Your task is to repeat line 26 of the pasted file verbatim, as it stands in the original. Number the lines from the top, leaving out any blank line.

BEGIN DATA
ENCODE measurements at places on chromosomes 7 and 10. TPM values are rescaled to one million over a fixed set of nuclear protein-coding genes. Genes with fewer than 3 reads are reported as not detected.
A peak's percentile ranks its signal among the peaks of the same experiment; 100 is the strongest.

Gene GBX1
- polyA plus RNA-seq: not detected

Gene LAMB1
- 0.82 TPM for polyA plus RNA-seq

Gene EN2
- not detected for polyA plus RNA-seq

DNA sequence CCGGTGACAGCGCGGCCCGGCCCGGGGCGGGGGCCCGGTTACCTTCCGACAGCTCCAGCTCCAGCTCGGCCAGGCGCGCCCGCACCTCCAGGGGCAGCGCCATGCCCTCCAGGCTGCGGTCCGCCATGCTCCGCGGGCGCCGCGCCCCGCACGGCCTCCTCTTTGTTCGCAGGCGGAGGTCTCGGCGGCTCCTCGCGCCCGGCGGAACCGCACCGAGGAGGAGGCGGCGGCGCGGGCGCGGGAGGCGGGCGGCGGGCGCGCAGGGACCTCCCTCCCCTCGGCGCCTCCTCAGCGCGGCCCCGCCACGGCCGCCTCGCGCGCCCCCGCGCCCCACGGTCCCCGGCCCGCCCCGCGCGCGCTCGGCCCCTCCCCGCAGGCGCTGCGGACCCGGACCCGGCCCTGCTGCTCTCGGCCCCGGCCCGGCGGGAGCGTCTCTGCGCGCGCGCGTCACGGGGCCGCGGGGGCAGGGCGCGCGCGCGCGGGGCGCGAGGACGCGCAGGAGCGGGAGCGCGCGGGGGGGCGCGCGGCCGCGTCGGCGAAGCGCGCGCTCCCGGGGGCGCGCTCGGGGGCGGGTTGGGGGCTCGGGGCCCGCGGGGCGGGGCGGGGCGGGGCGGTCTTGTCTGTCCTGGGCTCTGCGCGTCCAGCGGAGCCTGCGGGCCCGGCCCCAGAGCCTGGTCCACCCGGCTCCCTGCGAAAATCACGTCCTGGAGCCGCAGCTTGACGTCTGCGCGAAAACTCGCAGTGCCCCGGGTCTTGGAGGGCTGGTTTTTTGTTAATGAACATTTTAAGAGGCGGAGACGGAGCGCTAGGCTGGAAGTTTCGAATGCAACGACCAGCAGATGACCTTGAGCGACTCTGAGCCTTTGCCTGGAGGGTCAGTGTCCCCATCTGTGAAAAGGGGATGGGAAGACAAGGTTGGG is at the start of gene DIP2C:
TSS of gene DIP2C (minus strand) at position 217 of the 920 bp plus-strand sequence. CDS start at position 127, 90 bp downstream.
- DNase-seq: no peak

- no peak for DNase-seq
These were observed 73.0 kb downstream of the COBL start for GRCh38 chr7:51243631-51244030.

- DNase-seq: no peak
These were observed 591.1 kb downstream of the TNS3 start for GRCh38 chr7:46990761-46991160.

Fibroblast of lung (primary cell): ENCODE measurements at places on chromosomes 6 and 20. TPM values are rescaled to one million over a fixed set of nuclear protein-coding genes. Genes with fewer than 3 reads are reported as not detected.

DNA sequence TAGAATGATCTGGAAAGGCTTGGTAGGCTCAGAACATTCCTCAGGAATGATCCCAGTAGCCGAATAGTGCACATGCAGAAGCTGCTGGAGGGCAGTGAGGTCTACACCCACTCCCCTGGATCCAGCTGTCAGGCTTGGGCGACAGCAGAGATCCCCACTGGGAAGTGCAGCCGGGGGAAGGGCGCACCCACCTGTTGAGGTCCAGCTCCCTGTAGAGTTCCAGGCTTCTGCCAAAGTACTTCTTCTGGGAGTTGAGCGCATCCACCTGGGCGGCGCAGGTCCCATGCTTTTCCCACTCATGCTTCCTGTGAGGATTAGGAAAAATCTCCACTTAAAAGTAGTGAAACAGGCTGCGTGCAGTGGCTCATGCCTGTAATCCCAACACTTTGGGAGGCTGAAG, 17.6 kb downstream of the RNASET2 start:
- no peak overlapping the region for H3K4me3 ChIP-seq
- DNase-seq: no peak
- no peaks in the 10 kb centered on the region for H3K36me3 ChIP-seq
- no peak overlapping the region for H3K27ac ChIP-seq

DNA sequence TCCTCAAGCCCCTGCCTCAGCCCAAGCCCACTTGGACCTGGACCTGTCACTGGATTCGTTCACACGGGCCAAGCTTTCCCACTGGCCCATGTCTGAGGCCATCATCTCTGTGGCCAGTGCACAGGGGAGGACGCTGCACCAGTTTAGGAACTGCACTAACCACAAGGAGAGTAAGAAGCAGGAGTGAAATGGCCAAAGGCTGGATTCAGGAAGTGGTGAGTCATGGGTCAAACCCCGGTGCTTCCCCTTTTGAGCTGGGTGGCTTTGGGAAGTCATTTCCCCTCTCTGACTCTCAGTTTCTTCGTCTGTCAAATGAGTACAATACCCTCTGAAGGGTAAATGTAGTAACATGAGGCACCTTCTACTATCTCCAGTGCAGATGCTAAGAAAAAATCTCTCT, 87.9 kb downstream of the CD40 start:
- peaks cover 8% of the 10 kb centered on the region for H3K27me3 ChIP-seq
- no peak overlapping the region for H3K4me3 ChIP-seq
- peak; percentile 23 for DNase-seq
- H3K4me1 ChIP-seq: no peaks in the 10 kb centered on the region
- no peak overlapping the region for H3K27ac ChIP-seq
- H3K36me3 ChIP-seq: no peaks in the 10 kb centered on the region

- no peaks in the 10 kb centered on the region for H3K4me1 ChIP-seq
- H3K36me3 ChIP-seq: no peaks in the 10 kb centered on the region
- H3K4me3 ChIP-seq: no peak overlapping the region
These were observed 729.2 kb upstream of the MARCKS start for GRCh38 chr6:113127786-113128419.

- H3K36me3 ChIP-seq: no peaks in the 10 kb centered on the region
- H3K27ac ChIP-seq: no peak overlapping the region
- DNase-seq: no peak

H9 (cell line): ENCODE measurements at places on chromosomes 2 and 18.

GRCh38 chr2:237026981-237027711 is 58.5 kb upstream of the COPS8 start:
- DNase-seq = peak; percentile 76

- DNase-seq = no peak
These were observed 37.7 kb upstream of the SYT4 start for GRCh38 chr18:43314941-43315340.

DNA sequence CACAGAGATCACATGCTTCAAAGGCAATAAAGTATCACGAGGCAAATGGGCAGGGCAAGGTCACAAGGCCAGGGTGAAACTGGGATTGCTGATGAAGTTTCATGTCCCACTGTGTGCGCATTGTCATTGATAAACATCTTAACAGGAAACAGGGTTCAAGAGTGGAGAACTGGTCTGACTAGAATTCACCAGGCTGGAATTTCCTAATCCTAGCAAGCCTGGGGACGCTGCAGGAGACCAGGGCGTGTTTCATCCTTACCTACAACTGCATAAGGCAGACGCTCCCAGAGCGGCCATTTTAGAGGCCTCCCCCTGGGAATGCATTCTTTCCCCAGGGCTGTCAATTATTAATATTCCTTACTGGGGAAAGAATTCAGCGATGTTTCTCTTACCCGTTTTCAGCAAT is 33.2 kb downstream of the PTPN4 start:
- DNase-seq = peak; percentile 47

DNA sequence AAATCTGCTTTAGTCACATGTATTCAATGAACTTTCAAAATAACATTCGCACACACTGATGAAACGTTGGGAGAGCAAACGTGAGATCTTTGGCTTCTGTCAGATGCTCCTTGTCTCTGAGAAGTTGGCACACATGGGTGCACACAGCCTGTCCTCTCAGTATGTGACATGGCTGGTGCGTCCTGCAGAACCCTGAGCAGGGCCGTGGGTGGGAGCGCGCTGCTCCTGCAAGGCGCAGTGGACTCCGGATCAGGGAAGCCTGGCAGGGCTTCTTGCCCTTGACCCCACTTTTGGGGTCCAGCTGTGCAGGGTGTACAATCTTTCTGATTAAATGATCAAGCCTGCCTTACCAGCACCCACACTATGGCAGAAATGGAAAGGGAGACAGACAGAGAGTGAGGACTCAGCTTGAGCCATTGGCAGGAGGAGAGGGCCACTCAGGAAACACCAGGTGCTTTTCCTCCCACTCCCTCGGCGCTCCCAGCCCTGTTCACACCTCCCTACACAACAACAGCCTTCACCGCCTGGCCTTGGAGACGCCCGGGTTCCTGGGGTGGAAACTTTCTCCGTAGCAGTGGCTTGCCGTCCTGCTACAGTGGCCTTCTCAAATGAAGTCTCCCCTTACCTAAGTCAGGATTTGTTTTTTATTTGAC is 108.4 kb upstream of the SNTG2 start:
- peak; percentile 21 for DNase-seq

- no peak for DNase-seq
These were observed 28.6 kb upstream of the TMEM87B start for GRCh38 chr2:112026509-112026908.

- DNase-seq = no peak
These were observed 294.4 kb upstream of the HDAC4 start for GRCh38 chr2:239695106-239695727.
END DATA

- H3K4me1 ChIP-seq: no peaks in the 10 kb centered on the region